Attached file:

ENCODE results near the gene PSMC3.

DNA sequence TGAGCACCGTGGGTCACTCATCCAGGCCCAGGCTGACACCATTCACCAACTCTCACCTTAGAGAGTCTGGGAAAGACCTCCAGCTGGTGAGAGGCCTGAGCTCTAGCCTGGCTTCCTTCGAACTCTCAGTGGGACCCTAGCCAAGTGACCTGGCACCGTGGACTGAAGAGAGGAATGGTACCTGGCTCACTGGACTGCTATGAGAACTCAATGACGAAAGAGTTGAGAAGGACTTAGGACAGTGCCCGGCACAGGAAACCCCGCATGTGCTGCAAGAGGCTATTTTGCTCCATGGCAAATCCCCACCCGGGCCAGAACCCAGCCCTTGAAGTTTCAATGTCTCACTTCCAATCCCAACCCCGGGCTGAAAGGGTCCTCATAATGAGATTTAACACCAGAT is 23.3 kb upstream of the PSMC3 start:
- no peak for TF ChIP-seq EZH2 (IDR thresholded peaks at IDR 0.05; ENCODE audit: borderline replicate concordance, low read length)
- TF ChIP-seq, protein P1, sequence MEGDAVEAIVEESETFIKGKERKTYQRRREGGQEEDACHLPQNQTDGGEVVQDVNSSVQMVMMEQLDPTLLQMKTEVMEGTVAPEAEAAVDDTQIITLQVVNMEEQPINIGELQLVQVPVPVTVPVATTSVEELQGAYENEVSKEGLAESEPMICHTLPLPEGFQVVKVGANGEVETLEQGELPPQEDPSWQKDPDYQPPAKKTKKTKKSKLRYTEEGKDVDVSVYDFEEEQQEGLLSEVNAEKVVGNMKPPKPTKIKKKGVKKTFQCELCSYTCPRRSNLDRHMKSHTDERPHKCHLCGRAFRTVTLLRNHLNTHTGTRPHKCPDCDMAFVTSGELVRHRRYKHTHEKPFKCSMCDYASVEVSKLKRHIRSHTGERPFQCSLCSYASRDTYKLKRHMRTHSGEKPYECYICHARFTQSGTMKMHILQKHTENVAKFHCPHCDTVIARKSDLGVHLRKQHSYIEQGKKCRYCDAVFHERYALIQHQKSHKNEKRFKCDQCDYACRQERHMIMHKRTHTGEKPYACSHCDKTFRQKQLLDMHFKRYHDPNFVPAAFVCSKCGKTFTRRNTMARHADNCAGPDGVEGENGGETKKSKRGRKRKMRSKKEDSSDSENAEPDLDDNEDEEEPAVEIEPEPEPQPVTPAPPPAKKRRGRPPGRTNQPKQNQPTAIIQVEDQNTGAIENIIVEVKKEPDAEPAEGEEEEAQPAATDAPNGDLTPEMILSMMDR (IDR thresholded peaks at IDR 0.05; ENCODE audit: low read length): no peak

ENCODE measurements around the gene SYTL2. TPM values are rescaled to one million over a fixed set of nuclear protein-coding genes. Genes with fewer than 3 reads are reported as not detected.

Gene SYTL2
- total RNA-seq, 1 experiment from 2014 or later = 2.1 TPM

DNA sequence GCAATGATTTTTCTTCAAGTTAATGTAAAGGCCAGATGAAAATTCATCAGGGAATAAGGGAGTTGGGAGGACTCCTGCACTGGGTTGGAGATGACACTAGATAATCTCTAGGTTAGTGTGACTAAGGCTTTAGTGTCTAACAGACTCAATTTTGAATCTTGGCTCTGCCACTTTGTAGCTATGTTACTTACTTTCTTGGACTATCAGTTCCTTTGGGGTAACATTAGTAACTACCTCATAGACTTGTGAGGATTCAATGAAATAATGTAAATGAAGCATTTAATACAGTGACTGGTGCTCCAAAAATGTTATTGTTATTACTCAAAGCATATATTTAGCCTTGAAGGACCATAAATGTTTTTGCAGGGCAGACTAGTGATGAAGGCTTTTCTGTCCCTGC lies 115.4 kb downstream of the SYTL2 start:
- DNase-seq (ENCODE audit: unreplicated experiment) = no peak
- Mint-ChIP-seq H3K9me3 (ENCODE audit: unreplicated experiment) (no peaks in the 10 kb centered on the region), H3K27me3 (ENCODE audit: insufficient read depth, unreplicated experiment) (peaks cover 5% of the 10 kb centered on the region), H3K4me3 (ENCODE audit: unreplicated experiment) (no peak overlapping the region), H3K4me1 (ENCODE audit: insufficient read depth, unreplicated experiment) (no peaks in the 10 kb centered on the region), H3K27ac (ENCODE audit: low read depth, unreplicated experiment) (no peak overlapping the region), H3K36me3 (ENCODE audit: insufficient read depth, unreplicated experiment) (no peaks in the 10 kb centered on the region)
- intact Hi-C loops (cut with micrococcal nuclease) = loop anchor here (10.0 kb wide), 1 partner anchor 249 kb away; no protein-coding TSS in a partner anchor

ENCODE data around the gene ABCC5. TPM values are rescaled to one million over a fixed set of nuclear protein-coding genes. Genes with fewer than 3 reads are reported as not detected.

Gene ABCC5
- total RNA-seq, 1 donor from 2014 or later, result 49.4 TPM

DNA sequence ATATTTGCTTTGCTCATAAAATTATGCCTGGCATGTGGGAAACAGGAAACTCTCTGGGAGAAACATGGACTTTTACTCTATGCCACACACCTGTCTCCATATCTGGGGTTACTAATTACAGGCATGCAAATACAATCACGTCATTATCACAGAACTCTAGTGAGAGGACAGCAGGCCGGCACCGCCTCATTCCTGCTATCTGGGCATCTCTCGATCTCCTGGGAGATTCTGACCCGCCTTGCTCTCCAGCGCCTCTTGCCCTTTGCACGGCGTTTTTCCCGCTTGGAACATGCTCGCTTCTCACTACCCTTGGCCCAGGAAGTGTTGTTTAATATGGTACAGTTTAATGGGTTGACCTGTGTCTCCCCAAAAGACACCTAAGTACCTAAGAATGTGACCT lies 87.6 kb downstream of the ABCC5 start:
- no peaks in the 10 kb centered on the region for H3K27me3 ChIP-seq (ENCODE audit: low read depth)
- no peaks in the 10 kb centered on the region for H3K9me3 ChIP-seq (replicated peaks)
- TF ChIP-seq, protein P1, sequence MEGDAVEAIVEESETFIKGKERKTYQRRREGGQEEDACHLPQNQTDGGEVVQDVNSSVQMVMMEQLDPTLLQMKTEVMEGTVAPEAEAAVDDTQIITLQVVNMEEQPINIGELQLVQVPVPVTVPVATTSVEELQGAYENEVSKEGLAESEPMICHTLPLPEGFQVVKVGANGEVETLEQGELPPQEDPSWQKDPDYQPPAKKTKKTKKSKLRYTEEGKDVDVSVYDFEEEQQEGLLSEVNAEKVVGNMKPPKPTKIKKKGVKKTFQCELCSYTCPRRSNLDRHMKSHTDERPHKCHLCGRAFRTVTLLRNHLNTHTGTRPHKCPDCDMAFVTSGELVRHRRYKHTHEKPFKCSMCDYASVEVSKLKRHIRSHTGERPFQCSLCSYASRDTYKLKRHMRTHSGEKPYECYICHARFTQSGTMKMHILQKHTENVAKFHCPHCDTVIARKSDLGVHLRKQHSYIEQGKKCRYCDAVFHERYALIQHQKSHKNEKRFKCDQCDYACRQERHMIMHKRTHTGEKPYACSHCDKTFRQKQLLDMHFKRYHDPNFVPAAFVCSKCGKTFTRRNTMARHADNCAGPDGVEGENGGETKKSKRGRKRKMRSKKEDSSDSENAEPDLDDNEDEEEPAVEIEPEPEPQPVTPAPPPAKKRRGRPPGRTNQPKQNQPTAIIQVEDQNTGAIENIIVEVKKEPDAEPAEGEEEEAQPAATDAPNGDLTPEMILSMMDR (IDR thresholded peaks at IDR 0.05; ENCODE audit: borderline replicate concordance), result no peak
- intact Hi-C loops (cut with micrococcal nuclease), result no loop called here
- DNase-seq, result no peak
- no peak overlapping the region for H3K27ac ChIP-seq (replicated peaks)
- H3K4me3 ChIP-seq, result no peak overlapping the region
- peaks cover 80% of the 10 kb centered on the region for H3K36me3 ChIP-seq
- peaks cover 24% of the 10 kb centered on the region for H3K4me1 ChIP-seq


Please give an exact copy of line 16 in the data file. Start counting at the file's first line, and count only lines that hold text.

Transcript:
- no peaks in the 10 kb centered on the region for H3K27me3 ChIP-seq (ENCODE audit: low read depth)